A Brief History of Mother's Day

This week's brief history article feels like one of those TV episodes that would have a voice-over saying "on a very special episode of..." because it certainly has a lesson. I started this article to be informative because the origins of well-known things are fascinating. Now, don't take this as me trying to be preachy. Examining the history of Mother's Day will make you think about what it is, what it was, and what it should be going forward.

The Birth of Mother's Day

The official modern lineage begins in West Virginia. Anne Jarvis wanted to honor her recently deceased mother with a day to honor her mother's efforts during the civil war to unite mothers in the name of peace. She wanted the day so everyone can honor their mother, who is usually "the person who has done more for you than anyone in the world."

It's Official

Anne Jarvis wanted Mother's Day to be an official national holiday. She felt women were underrepresented by holiday's and all of them were celebrating the accomplishments of men. Considering the time-frame of her efforts, it is a huge victory for her to get the holiday officially recognized in 1914. Mother's day was an official holiday for almost a half decade before women were allowed to vote.

Mother's Day Everything

The official status of Mother's Day became a huge opportunity for retailers. From Hallmark to restaurants, everyone wanted a piece of the pie. Anne Jarvis remains very outspoken about the direction of this holiday has taken in the media. It has become another retail cash cow like every other holiday.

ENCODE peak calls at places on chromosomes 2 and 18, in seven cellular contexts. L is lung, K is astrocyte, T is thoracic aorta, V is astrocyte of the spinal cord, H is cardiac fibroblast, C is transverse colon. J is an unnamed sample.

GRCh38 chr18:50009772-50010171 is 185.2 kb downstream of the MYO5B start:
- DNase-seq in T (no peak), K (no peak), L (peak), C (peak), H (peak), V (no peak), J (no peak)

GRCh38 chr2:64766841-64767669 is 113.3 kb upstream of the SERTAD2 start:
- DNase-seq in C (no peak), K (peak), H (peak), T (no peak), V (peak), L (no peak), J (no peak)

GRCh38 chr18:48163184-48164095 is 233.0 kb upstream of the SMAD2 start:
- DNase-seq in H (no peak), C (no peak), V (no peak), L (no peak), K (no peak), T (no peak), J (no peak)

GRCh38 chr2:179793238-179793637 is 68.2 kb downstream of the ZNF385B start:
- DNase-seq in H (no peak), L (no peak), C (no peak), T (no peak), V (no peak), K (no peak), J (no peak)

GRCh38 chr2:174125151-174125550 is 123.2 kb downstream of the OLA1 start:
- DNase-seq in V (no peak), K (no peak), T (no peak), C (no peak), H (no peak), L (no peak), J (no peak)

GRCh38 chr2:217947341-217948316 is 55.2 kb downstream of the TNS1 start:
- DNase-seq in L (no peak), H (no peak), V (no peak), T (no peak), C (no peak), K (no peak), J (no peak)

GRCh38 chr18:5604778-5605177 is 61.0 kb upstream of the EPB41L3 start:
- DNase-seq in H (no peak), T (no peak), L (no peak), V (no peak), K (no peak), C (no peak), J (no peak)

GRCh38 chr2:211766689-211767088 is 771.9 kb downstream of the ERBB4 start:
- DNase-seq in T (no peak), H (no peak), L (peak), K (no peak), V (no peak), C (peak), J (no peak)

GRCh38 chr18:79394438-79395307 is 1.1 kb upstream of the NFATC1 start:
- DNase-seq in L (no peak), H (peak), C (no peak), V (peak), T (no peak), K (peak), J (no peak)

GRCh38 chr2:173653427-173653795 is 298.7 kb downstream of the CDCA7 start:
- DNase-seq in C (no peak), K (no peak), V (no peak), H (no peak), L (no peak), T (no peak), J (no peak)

Food For Thought

I want to close out with some food for thought. There were a lot of pieces about Mother's Day in major media this weekend. The Washington Post did a brilliant piece on Jarvis and Mother's Day. Getting your mother a lovely gift isn't a bad thing at all; a beautiful card, a meal, and a gift card are all kind gestures. However, none of them can replace what Jarvis didn't have on the first mother's day, your mom. Spend time with her, and not just on a Sunday in May. Everyone has a finite amount of time on this Earth. Not to sound overly preachy, but how much time has your mother spent on you? I'm willing to bet returning that favor will mean even more than a spa day or a sweet card.